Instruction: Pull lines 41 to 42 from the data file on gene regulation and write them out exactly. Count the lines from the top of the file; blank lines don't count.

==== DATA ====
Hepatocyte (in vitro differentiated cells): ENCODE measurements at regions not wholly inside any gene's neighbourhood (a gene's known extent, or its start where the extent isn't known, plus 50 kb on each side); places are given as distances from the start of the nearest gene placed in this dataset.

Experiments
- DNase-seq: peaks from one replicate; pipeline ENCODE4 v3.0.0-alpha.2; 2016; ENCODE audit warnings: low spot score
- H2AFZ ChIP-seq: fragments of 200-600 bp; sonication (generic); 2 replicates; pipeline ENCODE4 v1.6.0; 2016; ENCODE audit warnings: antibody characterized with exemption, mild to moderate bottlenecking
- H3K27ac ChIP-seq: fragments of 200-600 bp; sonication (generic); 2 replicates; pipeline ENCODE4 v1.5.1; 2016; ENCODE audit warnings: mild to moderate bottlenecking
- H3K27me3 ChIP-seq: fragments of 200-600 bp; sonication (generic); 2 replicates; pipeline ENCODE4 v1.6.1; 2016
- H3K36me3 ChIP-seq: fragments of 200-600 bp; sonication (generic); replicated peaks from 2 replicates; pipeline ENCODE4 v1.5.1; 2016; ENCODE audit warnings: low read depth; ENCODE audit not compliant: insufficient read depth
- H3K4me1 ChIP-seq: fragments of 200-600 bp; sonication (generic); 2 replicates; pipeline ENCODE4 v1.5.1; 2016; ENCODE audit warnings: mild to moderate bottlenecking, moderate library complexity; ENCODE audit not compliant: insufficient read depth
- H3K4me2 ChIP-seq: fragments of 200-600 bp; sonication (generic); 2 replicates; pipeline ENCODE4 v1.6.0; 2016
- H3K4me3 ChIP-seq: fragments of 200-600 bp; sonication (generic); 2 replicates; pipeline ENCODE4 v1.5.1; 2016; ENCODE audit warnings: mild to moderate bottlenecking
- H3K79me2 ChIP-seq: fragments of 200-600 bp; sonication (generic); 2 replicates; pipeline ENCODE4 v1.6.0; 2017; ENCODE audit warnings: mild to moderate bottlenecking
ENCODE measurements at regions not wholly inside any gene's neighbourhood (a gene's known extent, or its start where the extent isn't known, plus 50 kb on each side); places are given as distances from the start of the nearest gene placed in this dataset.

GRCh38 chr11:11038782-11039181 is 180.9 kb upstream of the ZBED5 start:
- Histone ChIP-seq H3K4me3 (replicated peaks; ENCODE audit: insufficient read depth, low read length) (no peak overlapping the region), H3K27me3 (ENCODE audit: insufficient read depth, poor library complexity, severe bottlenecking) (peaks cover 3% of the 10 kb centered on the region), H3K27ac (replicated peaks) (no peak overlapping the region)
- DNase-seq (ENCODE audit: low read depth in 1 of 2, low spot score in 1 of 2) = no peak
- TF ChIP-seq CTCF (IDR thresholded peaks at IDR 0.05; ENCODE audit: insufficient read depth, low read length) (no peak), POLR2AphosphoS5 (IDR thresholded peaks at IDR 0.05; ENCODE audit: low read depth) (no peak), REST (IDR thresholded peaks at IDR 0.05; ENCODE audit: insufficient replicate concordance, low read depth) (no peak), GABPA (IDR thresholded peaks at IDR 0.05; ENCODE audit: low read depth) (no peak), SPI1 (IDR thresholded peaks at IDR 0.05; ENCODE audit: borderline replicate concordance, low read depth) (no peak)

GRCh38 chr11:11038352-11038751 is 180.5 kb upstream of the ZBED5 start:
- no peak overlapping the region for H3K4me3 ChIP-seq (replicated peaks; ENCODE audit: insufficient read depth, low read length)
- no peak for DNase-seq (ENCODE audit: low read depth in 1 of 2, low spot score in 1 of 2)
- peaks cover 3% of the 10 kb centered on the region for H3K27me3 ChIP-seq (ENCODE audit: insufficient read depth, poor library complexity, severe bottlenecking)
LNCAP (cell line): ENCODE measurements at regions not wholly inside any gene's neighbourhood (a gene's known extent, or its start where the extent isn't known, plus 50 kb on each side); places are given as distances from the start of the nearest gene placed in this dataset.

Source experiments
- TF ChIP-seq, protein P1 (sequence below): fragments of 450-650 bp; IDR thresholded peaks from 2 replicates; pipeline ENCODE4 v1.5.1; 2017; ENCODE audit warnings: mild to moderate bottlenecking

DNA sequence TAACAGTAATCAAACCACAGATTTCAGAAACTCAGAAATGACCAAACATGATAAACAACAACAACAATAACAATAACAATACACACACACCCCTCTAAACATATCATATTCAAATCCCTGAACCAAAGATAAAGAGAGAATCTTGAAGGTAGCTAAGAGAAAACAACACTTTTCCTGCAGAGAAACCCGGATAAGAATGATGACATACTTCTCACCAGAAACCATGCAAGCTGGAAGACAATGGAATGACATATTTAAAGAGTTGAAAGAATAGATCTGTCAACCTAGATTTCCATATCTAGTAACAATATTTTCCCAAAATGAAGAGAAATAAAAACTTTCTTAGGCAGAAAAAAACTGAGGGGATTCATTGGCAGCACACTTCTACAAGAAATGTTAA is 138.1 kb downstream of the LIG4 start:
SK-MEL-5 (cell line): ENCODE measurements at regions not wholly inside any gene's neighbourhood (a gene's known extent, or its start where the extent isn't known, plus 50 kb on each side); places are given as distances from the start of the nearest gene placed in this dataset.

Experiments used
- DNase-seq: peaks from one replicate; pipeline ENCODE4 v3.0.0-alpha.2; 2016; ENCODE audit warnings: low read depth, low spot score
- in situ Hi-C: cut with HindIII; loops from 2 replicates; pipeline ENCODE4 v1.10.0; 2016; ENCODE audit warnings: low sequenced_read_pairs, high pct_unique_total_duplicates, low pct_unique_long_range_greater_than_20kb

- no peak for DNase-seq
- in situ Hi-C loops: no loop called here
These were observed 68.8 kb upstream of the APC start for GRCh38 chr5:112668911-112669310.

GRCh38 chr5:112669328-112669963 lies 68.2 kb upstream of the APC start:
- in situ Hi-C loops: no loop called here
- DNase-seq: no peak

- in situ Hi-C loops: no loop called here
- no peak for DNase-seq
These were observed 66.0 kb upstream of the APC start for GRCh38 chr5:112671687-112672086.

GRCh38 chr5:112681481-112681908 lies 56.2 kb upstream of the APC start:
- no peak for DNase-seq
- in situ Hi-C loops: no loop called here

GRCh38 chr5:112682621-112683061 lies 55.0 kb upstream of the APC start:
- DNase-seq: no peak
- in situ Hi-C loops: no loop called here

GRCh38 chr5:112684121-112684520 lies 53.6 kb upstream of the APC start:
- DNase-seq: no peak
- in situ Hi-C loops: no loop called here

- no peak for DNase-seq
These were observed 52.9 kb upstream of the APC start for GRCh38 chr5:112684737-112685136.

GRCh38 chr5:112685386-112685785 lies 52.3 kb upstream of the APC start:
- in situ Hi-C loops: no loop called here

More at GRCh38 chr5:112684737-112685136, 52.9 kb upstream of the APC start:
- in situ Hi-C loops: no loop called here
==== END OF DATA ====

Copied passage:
GRCh38 chr5:112682621-112683061 lies 55.0 kb upstream of the APC start:
- DNase-seq: no peak